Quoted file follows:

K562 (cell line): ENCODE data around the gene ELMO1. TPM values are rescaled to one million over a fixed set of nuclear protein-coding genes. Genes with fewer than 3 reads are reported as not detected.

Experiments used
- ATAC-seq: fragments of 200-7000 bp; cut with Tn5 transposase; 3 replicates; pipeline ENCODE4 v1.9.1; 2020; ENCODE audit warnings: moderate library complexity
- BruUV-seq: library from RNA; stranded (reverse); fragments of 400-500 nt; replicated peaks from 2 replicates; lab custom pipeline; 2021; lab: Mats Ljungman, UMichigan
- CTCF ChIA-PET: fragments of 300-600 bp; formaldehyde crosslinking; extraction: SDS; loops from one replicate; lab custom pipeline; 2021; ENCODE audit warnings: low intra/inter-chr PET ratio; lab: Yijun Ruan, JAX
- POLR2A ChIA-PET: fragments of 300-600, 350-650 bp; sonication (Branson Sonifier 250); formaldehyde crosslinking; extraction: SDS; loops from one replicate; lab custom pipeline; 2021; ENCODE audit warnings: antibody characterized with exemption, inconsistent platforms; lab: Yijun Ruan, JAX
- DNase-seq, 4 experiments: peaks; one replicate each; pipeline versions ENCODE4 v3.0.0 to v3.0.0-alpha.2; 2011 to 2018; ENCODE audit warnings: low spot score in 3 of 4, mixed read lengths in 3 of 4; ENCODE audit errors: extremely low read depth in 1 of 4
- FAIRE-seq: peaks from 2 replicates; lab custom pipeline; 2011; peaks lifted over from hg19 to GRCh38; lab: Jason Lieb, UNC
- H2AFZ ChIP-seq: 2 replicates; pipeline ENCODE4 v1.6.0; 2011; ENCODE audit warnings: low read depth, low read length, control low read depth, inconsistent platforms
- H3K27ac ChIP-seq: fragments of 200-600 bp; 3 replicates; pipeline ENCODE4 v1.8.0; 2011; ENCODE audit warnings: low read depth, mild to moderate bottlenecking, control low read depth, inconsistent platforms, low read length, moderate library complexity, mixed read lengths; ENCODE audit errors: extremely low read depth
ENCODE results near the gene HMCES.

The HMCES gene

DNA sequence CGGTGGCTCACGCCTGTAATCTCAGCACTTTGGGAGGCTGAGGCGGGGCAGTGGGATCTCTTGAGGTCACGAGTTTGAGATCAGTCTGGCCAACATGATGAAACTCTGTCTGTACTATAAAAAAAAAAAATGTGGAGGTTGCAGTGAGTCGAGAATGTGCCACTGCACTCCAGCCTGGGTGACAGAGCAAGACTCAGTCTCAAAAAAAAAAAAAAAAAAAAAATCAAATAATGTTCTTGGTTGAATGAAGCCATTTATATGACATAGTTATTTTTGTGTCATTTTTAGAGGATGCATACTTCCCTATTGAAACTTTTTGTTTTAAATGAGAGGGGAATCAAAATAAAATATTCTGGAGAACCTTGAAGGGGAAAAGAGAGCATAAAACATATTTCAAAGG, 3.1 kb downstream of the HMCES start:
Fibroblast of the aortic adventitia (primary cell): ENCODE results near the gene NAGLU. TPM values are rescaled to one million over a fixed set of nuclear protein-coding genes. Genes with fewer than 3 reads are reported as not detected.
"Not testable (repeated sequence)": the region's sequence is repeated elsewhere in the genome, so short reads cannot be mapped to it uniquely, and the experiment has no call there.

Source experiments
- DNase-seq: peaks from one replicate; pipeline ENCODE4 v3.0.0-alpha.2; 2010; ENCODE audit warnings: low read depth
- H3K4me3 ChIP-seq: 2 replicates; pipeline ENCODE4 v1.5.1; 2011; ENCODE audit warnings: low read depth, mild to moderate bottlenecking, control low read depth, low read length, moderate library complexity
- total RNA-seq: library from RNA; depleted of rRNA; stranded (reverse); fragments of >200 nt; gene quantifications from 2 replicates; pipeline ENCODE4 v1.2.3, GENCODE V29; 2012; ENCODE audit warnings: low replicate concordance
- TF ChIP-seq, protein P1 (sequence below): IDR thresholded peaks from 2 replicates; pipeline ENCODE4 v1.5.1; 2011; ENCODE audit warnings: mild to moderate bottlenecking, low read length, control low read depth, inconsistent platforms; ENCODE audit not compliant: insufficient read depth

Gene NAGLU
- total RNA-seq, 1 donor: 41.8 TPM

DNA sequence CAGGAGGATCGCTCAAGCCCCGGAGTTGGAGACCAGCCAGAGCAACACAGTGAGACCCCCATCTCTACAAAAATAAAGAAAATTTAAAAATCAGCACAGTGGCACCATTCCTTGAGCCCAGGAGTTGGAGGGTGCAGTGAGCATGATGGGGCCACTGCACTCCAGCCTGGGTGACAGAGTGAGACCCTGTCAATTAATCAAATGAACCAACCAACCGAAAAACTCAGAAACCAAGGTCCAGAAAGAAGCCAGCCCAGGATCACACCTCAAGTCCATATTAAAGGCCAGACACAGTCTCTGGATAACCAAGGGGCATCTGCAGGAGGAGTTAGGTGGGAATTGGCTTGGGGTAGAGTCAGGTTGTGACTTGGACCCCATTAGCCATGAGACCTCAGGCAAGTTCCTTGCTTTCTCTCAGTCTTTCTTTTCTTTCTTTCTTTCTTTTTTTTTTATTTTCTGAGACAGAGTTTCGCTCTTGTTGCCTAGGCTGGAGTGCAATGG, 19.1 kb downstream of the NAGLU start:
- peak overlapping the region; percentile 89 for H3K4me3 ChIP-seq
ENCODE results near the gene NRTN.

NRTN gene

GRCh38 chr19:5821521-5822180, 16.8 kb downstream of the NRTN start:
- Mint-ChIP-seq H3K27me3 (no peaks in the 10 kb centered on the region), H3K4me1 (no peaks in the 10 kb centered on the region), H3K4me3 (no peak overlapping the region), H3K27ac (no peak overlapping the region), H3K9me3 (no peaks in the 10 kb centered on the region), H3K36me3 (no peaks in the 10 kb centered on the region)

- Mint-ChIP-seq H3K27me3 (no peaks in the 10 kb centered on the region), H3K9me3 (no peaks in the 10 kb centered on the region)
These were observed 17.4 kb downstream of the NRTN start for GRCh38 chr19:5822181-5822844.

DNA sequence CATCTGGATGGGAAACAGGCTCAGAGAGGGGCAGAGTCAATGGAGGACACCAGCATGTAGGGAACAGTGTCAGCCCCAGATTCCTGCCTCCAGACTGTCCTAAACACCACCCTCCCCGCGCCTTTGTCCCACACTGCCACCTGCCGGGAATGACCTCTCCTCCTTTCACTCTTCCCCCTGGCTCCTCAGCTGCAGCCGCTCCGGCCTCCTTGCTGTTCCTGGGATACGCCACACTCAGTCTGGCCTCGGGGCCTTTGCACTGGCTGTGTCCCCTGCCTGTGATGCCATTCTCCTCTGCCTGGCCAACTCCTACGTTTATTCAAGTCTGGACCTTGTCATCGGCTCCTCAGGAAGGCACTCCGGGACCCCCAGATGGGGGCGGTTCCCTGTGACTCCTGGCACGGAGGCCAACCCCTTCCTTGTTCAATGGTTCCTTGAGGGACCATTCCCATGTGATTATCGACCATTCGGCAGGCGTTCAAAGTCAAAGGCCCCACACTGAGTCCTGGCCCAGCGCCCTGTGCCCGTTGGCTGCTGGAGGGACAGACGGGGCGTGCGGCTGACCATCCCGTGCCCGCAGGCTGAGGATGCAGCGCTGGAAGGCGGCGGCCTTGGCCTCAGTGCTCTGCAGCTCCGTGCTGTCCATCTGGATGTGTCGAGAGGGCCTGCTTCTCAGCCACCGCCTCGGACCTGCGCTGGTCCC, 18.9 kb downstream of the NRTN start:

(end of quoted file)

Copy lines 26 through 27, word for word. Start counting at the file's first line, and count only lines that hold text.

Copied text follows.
NRTN gene

GRCh38 chr19:5821521-5822180, 16.8 kb downstream of the NRTN start: